At the heart of Frank Gehry’s new cultural centre for the Luma Foundation in Arles, stands a glittering wall made of salt. The remarkable structure is composed of thousands of salt panels, each one crystallized in the flats and marshes of the nearby Rhone delta. Titled Mur de Sel, the project is the result of a four-year collaboration between designer Karlijn Sibbel and Atelier Luma, a local lab that specialises in developing natural, circular materials.
Besides being naturally abundant, salt was chosen for the project because it plays an important social, economic, and ecological role in the region. “The process used to make these panels descends from the historic technique of harvesting salt from seawater, using the warm and dry climate of the South of France,” explains Sibbel. “Building on the extensive knowledge of the salt-makers in the area, a production method was developed using the natural crystallisation that occurs in the salt fields during the summer.” This method included placing large metal frames into a super-saturated salt pond, and allowing the salt crystals to do their job, growing and attaching themselves to the structure. Within two weeks, the frames are ready to be harvested.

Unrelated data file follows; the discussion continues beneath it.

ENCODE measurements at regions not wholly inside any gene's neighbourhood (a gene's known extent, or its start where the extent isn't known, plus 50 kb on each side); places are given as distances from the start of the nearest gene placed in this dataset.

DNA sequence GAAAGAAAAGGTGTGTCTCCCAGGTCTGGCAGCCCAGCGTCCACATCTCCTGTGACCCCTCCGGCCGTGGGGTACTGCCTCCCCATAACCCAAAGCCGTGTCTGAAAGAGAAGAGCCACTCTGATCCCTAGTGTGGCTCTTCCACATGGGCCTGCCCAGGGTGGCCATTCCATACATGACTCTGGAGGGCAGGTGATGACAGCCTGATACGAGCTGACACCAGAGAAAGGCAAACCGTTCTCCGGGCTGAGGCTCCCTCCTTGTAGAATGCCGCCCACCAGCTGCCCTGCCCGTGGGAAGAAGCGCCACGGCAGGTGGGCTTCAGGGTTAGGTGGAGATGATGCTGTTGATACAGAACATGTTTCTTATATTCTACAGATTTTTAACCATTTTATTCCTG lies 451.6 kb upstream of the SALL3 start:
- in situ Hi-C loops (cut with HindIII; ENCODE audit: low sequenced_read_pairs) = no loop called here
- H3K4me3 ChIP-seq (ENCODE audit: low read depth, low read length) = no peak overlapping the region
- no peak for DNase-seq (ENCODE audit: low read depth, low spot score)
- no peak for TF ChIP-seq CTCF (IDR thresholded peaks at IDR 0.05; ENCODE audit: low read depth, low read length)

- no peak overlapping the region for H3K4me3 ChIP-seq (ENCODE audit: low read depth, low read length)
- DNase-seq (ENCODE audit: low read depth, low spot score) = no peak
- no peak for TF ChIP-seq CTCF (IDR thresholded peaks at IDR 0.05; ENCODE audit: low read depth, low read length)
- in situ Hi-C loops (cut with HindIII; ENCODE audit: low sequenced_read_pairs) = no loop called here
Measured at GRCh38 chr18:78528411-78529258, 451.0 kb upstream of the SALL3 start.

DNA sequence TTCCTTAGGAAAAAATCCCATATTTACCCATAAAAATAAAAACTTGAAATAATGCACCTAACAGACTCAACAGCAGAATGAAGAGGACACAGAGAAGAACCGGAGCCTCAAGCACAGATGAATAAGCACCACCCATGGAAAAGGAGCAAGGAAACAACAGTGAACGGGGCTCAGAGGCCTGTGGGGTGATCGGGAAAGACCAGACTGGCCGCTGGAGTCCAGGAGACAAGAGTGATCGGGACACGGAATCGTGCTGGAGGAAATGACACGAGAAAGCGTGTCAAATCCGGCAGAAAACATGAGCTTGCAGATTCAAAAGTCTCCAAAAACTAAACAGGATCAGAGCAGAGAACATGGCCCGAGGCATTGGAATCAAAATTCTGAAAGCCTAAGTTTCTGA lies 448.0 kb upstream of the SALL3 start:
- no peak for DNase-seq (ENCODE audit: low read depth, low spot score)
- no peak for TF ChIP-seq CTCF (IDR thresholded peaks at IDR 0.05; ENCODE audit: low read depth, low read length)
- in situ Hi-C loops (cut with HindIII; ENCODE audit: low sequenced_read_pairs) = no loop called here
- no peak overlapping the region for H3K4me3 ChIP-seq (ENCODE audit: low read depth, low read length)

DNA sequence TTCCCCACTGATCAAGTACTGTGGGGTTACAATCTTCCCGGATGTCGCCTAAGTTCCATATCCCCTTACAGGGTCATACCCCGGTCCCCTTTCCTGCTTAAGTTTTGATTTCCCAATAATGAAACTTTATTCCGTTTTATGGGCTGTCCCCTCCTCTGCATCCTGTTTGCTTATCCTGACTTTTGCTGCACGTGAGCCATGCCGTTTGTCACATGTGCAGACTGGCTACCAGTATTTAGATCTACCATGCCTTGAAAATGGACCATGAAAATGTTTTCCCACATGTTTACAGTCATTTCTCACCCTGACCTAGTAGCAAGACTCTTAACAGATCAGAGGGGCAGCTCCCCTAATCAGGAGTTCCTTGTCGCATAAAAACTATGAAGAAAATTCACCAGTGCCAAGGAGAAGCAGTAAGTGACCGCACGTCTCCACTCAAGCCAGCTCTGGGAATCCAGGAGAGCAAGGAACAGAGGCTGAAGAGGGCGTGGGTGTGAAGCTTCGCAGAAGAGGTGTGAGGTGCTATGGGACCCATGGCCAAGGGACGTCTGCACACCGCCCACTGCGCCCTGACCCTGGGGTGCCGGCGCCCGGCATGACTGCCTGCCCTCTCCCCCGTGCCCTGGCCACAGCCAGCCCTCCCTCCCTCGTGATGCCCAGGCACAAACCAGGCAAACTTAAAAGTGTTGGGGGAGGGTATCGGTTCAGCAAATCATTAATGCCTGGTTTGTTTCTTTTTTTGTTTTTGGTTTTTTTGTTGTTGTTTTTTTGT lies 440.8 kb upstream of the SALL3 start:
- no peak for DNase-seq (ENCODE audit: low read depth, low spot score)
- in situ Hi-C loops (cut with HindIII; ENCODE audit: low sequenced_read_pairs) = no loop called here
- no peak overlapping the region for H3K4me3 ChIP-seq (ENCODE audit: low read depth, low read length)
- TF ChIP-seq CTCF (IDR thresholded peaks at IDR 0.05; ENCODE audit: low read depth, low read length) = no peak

The results are bewitching, if a little unpredictable. Because the wind, rain, temperature, humidity and water flow all influence the crystallisation process, the appearance of each panel is unique to its cycle. Aesthetics aside, what makes this process especially interesting is that it requires no additional energy or resources. This makes it low in environmental impact, and allows it to be easily integrated into existing industries and ecosystems. With further research, experiments like these can help us envision new relationships between nature and the built environment.
Mur de Sel can now be viewed in the central lobby of the Luma Tower in Arles, which opened last month and is free to visit for the public.
Images by Adrian Deweerdt.